Sometimes, small-plates restaurants, attempting to unshackle diners from the tyranny of a three-course dinner, end up creating an even more oppressive regime of unsatisfying meals and inflated bills. That, in short, is the problem with Recette, an ambitious West Village newcomer that replaces appetizers and entres with too-small plates.
This free-form approach to dinner—designed, as the restaurant’s website informs, “so that diners can order just as they please”—might make more sense if the servings weren’t just three or four bites each, and the winners among them few and far between. With no hearty fillers among the dozen or so plates—an haute burger perhaps, or a big bowl of pasta—instead of having a liberated dining experience, you end up feeling coerced into an exorbitant, multicourse meal. On a recent evening we managed to spend nearly $300 on dinner for three, without overordering or blowing a bundle on wine. And though we sampled most of the menu, there was still plenty of room for dessert.
The restaurant, the solo debut of former Gordon Ramsay understudy Jesse Schenker, replaced neighborhood mainstay Jarnac, a cozy French bistro that for ten years had been hidden behind lush-curtained windows. The new owners have stripped away the fabric buffer—presumably to make the place more inviting. In the process they’ve transformed the intimate space—minimally appointed with framed mirrors and a few floral still lifes—into an echo chamber, with some of the most deafening acoustics in town.
At its best, Schenker’s cuisine deserves a more sedate setting. His most impressive dishes show off a refined palate and a mastery of classic technique. An ocean trout fillet, slow cooked in olive oil to a gorgeous silky consistency, arrives bathed in a rich, buttery shellfish emulsion. Plump sea scallops, in a saffron-laced coconut broth, are expertly seared with a caramel char on the edges. A whole flattened sweetbread, topped with escarole, capers, brown butter and lemon, and lightly fried like veal scaloppine, is wondrously crisp on the outside and tender within. Any of these dishes would make a fine start to a traditional meal—or a decent main course if you could, like a shot of whiskey, order a double—but the other menu options rarely live up to the same standards. Cool duck breast slices, rolled around chicken liver mousse, combine to become livery cold-cut cigars. Razor clams, fried like traditional clam strips, are bland and limp, with an overpowering side of hot chili compote. More substantial proteins don’t fare much better. A visually striking pork belly roulade, shellacked in sherry vinegar-caramel, is unfortunately dry and stringy inside. Shingled slices of beef strip, with brussels sprouts and an astringent homemade steak sauce, are also tough and chewy.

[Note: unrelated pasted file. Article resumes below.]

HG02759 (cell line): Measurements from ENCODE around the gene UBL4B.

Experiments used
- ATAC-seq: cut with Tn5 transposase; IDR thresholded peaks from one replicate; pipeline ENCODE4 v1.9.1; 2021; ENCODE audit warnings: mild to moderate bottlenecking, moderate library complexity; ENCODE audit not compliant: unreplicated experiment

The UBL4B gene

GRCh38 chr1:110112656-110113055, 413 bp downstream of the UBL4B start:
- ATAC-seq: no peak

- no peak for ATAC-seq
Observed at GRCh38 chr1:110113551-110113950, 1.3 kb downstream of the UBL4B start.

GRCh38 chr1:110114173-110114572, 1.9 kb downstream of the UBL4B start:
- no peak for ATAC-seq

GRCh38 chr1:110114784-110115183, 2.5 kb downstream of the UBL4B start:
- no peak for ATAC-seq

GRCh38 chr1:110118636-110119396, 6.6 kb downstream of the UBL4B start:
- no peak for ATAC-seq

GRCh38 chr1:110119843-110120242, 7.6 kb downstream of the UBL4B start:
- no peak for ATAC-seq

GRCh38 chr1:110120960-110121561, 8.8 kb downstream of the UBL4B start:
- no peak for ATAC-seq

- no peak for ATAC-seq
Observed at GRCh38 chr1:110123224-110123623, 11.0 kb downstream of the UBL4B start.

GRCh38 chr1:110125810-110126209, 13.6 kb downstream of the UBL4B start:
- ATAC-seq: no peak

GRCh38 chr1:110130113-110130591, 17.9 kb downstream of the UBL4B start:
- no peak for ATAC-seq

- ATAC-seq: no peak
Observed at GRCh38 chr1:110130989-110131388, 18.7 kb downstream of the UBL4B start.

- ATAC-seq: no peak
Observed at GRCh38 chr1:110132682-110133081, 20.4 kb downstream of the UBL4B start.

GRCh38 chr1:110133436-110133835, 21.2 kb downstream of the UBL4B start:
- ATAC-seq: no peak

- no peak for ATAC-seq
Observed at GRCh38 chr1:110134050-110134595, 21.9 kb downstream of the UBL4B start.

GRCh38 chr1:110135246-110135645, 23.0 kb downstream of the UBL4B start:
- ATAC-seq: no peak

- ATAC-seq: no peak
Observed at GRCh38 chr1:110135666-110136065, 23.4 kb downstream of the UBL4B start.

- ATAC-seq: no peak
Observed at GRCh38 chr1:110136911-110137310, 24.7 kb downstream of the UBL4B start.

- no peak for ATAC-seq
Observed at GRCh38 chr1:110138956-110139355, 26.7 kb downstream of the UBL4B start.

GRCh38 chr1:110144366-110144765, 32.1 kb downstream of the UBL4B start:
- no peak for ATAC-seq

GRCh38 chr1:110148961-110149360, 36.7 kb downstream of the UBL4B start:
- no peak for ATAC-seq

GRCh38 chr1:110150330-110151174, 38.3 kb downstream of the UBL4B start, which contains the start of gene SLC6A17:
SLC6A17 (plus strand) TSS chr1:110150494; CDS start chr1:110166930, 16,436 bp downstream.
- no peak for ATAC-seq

Desserts—pastry chef Christina Lee is a young whiz, with a stint at Per Se on her rsum—turn out to be the most compelling reason to dine here. Lee’s deconstructed s’more is a delicious, painterly spin on the campfire classic, featuring graham-cracker ice cream with abstract smears of toasted marshmallow cream and cayenne-infused milk-chocolate ganache. That dessert, or a supermoist olive oil and almond cake, would make a fine follow-up to the best savory stuff on the menu, if only there were enough of it to constitute a meal.
Drink this: The wine list features both extravagant bottles and more affordable bargains. A big and bold San Lorenzo Chianti Classico is a steal at $30.
Eat this: Ocean trout with shellfish emulsion, sea scallops with coconut broth, crispy sweetbread, deconstructed s’more
Sit here: With too many seats squeezed into an already small space, the most central tables are also the most frequently jostled. Request a spot near the window, away from the high-traffic waitstaff lanes.
Conversation piece: Recette’s 27-year-old chef, Jesse Schenker, began working on the restaurant’s menu and concept last year, when he launched a Harlem-based catering company under the same name.